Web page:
There is a wealth of data that demonstrates the benefits of breastfeeding for both mother and child. Breastfed children perform better on intelligence tests and are less likely to be overweight, obese or develop diabetes later in life. For women who breastfeed, there is a reduced risk of breast and ovarian cancers.

However, breastfeeding rates remain low in certain geographic areas and among specific populations in the US. Historically, in Mississippi, along with many other southern states, there are low breastfeeding rates and higher rates of infant mortality and morbidity. Data from 2014, prior to the start of CHAMPS, showed that Mississippi had the lowest breastfeeding rates in the US – the initiation rate was 57.5 percent, which was nearly 10 points less than any other state. During that same time, African American breastfeeding rates were the lowest in the country due to several barriers including institutional racism, poverty and traumatic experiences.  In addition, rates of heart disease, obesity and diabetes in Mississippi are at some of the highest levels seen nationally.

“Two of the biggest factors that play into breastfeeding outcomes are race or racism and where you live, which the CHAMPS program addresses at the hospital level, providing the information and support necessary to help all new mothers be successful with breastfeeding,” said Laura Burnham, MPH, associate director of the Center for Health Equity, Education, & Research at BMC and the study’s first author.

The Mississippi CHAMPS program enrolled 39 of the 43 birthing hospitals in the state in the QI initiative, which took place between January 2015 and December 2019. Hospitals received coaching and technical assistance to help them implement the Baby-Friendly Hospital Initiative. Key stakeholders, including local breastfeeding experts and lactation consultants, as well as local and statewide organizations, also provided support during the initiative. Hospitals submitted monthly data on breastfeeding (initiation and exclusivity), skin-to-skin care, and rooming-in practices to the CHAMPS team. These data were reported back to the hospitals and analyzed to track statistically significant changes over time.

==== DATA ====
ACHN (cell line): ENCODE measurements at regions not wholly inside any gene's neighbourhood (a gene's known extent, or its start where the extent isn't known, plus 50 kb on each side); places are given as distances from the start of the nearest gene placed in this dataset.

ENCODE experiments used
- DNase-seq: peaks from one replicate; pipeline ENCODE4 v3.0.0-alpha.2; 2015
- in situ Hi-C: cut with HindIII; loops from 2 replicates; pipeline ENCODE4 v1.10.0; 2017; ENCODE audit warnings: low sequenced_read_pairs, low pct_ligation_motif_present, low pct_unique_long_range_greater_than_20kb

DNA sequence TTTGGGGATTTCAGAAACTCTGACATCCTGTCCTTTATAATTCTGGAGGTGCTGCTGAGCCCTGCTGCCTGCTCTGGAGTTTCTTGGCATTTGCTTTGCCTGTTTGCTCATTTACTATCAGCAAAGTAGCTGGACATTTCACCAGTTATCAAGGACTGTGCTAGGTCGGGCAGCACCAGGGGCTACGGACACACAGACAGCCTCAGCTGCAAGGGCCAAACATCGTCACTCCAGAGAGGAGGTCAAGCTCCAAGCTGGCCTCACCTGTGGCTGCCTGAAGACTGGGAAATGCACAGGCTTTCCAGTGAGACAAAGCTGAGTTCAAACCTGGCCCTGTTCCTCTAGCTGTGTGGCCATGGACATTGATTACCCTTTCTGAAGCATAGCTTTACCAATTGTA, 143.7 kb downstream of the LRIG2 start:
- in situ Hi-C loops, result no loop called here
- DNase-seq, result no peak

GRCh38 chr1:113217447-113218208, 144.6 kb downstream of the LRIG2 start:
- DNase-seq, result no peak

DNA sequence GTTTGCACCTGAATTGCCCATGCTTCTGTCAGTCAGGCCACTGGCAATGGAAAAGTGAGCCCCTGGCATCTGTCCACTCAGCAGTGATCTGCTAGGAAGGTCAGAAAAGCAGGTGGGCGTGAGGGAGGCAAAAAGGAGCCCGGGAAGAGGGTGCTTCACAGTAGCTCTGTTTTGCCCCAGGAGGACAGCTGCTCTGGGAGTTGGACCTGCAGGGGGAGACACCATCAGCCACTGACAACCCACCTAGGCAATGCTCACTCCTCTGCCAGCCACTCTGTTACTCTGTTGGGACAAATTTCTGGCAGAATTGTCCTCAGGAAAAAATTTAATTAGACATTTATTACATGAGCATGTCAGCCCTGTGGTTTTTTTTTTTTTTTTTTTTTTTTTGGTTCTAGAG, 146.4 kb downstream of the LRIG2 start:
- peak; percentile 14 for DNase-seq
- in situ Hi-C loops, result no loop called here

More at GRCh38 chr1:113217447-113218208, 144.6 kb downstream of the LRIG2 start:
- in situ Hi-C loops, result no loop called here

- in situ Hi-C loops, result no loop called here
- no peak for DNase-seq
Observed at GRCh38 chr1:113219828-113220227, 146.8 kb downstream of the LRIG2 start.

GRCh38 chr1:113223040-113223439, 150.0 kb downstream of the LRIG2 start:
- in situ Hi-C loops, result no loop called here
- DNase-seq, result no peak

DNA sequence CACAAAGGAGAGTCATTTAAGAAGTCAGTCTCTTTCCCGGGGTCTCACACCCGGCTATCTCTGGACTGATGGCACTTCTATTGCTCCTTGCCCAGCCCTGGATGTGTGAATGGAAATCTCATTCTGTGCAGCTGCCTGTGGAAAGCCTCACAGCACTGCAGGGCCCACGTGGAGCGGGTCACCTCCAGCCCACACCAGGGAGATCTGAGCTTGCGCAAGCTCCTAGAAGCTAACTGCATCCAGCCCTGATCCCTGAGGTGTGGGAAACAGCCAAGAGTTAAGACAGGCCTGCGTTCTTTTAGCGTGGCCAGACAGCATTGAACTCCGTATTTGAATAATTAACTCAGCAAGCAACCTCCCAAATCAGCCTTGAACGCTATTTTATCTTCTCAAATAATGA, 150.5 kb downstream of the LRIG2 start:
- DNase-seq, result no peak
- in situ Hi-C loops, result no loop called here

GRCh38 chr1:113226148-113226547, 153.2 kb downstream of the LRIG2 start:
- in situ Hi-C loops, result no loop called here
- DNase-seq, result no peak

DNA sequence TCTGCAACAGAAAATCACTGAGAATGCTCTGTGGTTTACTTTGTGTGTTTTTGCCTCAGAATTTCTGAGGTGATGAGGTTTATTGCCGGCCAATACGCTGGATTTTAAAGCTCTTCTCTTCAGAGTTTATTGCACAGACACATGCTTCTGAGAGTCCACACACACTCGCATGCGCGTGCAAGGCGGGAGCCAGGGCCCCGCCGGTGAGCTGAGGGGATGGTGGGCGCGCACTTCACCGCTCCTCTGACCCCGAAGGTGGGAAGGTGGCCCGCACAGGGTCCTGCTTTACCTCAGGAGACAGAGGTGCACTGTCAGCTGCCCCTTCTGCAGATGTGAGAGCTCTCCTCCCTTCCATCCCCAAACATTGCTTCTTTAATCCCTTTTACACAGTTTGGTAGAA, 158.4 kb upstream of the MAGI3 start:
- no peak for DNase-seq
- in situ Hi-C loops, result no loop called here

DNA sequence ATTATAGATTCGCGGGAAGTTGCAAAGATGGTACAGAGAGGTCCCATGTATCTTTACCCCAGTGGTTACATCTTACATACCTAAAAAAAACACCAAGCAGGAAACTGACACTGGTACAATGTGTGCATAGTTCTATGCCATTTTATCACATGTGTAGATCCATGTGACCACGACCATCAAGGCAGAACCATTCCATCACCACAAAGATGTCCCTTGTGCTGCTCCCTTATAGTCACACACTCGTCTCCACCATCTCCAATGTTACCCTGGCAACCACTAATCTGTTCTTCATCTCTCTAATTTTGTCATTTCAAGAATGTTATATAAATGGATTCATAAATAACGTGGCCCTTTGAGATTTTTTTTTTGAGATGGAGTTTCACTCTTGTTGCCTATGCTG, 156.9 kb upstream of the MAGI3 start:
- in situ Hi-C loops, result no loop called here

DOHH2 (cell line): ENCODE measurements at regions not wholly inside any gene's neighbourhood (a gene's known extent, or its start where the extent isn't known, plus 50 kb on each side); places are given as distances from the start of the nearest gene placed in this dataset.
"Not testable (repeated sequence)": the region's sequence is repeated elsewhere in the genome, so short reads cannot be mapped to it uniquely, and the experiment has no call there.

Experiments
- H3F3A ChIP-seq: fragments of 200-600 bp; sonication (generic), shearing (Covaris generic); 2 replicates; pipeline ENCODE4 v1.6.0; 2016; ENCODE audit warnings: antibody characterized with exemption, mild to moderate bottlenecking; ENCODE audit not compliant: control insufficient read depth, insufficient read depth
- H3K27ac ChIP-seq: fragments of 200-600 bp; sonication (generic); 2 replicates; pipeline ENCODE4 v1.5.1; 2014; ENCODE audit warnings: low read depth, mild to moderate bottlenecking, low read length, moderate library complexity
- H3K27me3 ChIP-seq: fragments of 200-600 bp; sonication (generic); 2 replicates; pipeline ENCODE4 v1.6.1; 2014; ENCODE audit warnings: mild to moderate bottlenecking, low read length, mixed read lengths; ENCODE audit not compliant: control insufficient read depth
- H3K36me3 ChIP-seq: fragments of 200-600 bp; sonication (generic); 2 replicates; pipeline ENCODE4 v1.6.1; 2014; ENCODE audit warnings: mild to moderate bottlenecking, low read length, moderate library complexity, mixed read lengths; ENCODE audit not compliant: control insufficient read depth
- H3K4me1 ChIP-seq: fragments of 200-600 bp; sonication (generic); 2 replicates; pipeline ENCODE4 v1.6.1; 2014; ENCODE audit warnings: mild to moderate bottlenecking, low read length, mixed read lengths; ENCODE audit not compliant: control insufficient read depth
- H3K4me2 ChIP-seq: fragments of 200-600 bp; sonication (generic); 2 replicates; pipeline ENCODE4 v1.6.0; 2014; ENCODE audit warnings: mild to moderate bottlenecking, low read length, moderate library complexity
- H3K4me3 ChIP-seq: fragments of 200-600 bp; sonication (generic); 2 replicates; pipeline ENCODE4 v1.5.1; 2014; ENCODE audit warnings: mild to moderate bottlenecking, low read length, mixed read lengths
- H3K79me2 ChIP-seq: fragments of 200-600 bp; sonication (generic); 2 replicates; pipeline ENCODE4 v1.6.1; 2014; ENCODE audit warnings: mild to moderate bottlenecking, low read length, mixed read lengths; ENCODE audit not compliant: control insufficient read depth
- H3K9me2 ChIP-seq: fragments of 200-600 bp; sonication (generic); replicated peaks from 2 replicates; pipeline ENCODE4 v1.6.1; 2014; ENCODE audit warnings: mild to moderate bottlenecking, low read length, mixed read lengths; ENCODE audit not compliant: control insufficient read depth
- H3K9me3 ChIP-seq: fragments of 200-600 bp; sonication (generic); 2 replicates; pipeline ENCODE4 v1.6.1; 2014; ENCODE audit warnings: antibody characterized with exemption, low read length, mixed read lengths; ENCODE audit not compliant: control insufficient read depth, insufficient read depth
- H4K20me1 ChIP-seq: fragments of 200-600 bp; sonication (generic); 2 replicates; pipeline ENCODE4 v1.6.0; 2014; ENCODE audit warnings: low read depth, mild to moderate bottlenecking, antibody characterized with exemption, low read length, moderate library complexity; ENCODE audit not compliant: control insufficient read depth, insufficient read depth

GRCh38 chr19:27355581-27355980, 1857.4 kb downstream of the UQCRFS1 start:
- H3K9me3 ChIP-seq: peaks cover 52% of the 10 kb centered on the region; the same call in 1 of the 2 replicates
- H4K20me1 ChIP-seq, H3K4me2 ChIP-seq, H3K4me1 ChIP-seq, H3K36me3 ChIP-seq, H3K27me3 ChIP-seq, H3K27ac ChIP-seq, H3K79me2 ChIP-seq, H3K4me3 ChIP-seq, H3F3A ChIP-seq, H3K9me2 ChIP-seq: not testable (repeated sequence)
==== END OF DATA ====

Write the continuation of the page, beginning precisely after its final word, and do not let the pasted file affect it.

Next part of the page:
During the course of the study, rates for breastfeeding initiation rose overall by 10 percentage points. For Black mother-baby dyads, rates increased by 21 points; for White mother-baby dyads, rates increased by four percent. Exclusive breastfeeding rates increased by 11 percent, with higher monthly increases among Black mother-baby dyads. Skin-to-skin rates for both vaginal and cesarean births increased as well, from 31 to 91 percent and 20 to 86 percent, respectively, in both Black and White mother-baby dyads. In addition, rooming-in rates among Black and White mother-baby dyads increased from 19 to 86 percent. In addition, when CHAMPS launched in Mississippi in 2014, there were zero Baby-Friendly Hospitals in the state; there are currently 22.

Other notable findings include a significant decrease – from 79 to 11 percent – in the number of hospitals distributing free formula sample packs to patients, and there was a significant reduction in the hospitals that accepted free formula from manufacturers. This demonstrates the hospitals’ commitment to achieving and retaining the Baby-Friendly designation.